Frequently Asked Questions

You may have a ton of questions about our day treatment programs. You may not even know what to ask. Either way, we are here to help. If your question isn’t answered, call or text us today to learn more about our programs and how we can support you in the next chapter of your teen’s story.

How do I schedule my teen’s first appointment?

Seeking treatment or support is a courageous choice. We want to make it as easy and comfortable as possible. Our stress-free admissions process begins with a confidential phone call to one of our experienced advisors. We will not make your teen discuss details of their trauma, but rather will seek to understand the struggles they are facing today as a result. Once scheduled for an appointment, your teen will meet with a therapist to make a plan to achieve those goals. Most insurance companies cover our program, so finances are not a barrier.

How do I know what level of care my teen needs?

People can think they have to be “really bad off” to schedule a session. Nothing could be further than the truth. Therapy is an important self-care and growth practice. We encourage teens to meet with one of our therapists for a session and let us help them discern the level of care. This is part of what we are trained to do.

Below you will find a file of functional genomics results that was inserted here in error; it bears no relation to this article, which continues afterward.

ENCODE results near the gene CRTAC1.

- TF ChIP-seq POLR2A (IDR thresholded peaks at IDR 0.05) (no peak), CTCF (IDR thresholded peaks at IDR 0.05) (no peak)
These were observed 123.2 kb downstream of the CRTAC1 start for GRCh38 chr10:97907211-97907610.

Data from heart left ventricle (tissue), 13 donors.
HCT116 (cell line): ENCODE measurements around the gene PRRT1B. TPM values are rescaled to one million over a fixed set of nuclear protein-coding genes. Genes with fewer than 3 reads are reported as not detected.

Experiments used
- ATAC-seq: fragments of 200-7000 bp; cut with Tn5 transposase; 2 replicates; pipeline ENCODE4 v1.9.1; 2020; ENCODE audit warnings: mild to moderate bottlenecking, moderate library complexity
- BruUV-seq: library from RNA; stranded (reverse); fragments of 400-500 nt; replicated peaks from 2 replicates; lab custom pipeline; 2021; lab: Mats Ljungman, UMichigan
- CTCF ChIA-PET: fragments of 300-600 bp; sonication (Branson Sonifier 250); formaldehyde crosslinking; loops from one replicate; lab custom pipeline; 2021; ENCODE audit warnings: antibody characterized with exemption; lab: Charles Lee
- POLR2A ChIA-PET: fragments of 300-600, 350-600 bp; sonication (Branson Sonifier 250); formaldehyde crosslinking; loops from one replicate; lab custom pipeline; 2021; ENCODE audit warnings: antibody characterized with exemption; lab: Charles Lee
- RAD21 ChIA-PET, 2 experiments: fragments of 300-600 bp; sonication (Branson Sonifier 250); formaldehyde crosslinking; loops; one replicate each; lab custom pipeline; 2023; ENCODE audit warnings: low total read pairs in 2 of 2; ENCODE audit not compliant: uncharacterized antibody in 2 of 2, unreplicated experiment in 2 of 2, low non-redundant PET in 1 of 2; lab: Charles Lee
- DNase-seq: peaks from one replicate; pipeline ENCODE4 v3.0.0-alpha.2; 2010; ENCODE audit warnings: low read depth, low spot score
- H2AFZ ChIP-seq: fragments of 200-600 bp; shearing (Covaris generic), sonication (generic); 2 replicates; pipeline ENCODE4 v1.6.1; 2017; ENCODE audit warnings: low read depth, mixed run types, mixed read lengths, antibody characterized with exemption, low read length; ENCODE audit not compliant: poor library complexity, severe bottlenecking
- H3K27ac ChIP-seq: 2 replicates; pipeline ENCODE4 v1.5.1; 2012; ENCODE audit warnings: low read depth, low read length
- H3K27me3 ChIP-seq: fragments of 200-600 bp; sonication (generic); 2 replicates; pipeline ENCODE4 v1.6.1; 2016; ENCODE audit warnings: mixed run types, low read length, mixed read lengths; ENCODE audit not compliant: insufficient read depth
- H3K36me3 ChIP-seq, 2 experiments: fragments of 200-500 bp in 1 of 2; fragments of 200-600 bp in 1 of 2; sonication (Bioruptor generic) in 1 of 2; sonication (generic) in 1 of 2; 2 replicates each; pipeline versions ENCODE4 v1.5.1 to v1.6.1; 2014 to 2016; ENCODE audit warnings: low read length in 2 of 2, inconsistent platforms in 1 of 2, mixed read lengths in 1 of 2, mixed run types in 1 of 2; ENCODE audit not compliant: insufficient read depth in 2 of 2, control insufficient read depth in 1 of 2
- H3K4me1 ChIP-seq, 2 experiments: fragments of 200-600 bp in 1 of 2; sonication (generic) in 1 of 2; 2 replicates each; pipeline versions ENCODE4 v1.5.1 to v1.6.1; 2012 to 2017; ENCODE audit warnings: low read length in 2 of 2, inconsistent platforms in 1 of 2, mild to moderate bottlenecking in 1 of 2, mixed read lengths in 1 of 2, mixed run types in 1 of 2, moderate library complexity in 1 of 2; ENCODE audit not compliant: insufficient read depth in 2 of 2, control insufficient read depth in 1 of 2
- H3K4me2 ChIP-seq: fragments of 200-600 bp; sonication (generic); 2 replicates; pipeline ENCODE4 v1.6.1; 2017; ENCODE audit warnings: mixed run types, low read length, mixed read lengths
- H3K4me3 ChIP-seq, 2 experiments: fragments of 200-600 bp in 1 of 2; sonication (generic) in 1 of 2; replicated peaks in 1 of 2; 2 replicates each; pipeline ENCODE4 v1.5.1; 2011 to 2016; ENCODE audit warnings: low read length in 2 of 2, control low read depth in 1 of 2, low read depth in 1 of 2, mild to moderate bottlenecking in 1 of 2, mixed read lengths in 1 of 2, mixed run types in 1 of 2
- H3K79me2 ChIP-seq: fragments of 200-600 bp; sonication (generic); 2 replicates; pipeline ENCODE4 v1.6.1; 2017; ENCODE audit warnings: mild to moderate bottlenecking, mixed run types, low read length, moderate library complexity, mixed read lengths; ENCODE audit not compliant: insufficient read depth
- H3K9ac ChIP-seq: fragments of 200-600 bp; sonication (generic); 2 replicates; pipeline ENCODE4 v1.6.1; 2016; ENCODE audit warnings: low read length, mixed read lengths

However, If you or a loved one are in crisis, you can get help right away by reaching out to a helpline through phone, text message, or online chat. A therapist is a good support when not in crisis.

How do I get my loved one to go to therapy?

It is important that someone chose therapy for themselves instead of trying to appease someone else. Encouraging someone you care about to look into possible therapy options, even offering to review potential therapists with them, is a good way to show support. People who feel forced into therapy may feel resistant and find it harder to put in the work needed to make a change.

How do I know if my teen needs therapy?

Talking with a therapist can benefit teens struggling with emotional difficulties, life challenges, and mental health concerns. Therapy can be very helpful if feeling overwhelmed, fatigued, resentful, anxious, depressed, apathetic, panic attacks, or socially withdrawn.

Therapy requires honesty, with yourself and with the therapist you work with. But if your teen is willing to do the work, therapy can be rewarding. It is a safe, judgment-free space where you can share anything, with a trained professional who is there to help. Therapy is also a good self-improvement tool that teaches people skills that enhance communication, self-awareness, boundaries, and stress reduction.

Specialty care for your needs

We offer specialized support for teens who have experienced trauma, abuse, PTSD, relationship issues, and anxiety. Contact us to discuss our day treatment programs.

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